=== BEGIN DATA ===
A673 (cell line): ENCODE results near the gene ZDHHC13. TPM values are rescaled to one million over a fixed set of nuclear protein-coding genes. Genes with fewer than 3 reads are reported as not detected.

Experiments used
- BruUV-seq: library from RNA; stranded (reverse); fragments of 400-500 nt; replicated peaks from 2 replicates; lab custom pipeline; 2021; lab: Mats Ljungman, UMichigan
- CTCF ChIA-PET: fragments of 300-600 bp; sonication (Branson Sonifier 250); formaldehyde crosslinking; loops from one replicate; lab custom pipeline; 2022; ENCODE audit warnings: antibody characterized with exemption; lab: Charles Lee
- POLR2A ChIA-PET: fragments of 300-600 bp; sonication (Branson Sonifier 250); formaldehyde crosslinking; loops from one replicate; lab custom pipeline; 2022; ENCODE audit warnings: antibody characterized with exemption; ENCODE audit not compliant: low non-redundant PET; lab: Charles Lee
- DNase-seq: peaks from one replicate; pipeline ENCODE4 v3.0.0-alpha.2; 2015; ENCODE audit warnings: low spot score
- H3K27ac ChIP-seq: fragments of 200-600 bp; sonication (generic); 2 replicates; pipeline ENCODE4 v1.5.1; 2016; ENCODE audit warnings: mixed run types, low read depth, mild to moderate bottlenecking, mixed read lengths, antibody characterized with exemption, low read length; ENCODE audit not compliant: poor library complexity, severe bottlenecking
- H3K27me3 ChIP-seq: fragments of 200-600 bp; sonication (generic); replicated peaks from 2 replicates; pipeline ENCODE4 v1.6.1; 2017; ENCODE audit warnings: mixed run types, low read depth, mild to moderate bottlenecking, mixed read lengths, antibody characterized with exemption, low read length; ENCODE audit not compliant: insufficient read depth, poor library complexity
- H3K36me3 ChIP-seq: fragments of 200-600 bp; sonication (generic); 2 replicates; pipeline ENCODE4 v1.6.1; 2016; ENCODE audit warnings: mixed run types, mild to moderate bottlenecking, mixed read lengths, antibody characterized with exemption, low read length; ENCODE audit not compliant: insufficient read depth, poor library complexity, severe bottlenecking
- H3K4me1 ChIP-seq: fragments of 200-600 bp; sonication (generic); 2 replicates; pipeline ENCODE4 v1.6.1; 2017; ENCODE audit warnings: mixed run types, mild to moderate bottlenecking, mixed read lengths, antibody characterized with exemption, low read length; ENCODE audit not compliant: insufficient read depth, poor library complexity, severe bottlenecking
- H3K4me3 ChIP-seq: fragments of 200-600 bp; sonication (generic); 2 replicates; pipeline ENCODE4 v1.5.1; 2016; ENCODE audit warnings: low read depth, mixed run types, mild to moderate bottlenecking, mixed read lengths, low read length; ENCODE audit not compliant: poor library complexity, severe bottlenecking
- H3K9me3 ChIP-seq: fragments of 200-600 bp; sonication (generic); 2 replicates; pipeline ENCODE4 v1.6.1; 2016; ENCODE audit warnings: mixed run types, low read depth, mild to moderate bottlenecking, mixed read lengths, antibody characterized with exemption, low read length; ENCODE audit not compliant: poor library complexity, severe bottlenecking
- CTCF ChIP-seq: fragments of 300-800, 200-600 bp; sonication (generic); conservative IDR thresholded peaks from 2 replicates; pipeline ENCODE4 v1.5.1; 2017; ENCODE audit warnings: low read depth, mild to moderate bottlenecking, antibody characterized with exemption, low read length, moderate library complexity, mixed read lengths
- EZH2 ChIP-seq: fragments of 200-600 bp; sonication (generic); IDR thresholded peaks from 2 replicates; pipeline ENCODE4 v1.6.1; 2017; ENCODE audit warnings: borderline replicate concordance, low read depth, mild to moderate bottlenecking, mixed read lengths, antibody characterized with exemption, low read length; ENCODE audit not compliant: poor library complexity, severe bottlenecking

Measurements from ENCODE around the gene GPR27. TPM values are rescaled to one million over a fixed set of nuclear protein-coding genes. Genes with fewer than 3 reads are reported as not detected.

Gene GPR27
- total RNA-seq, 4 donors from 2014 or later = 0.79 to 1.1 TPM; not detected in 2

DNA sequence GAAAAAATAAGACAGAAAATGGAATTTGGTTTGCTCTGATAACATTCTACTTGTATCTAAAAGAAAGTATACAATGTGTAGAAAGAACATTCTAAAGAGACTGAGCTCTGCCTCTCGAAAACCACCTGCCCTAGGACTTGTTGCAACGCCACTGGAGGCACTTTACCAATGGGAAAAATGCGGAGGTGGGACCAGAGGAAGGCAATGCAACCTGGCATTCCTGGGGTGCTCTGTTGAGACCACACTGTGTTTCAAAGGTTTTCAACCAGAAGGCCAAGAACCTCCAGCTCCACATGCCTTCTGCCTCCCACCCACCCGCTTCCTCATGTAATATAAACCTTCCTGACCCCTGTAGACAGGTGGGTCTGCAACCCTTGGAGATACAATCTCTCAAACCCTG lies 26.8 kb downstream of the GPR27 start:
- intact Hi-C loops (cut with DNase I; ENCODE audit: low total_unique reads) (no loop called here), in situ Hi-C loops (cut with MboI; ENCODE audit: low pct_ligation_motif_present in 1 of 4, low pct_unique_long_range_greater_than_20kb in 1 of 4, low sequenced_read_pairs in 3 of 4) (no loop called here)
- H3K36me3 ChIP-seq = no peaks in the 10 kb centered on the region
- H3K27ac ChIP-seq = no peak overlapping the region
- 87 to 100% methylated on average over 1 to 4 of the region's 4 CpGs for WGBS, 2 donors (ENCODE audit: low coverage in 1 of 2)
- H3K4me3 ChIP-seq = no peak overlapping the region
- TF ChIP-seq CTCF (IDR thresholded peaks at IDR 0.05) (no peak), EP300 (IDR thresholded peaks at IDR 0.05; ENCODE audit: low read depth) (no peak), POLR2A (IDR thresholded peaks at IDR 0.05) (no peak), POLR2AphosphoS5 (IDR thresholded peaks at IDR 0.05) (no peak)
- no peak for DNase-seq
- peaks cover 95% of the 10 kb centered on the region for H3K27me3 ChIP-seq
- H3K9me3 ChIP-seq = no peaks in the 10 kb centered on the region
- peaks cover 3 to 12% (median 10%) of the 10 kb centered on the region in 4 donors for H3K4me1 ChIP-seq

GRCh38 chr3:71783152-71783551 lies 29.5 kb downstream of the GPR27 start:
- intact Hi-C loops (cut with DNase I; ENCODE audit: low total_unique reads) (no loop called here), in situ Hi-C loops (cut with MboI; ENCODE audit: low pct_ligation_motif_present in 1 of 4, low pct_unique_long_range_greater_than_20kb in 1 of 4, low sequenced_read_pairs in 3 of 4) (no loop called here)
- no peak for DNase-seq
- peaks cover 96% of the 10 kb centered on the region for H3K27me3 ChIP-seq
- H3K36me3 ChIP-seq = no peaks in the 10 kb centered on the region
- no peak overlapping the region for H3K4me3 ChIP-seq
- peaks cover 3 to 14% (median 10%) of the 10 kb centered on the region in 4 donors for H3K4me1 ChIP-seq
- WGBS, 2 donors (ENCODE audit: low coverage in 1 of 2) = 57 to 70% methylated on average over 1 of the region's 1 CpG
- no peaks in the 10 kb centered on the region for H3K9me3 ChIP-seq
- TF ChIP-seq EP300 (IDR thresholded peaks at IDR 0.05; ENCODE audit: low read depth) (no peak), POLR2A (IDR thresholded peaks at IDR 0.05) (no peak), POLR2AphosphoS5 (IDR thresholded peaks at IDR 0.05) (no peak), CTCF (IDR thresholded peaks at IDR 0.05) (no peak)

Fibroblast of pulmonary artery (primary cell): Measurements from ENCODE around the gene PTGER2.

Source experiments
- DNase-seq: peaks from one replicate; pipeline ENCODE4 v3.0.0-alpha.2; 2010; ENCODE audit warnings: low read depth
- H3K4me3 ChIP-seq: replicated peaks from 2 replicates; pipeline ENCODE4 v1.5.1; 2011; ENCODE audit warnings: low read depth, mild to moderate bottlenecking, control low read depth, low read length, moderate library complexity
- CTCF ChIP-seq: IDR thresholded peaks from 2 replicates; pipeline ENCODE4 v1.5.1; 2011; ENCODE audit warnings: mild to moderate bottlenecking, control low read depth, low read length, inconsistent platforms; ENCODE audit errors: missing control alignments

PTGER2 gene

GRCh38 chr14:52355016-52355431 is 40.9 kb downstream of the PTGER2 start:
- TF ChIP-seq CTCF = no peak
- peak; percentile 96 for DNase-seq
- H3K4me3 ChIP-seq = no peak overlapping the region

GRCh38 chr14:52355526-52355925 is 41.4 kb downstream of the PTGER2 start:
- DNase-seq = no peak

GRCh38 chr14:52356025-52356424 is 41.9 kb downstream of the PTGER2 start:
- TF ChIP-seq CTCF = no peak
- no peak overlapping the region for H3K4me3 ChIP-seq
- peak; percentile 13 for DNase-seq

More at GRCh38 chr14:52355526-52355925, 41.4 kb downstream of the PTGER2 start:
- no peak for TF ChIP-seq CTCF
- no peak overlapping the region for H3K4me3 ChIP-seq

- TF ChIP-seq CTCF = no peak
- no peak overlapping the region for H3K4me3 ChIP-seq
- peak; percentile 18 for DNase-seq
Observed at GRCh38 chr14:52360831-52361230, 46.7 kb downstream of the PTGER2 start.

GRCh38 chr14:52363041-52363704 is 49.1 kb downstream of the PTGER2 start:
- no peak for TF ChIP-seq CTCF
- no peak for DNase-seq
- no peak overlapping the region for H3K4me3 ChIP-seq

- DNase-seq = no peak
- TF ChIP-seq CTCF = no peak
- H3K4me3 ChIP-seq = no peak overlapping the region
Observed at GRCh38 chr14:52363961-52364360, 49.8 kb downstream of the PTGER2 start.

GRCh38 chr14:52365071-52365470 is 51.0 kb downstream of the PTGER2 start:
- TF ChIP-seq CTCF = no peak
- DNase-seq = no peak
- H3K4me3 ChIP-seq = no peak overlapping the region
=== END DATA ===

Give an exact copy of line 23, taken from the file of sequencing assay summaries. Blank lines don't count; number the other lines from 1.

- H3K4me3 ChIP-seq = no peak overlapping the region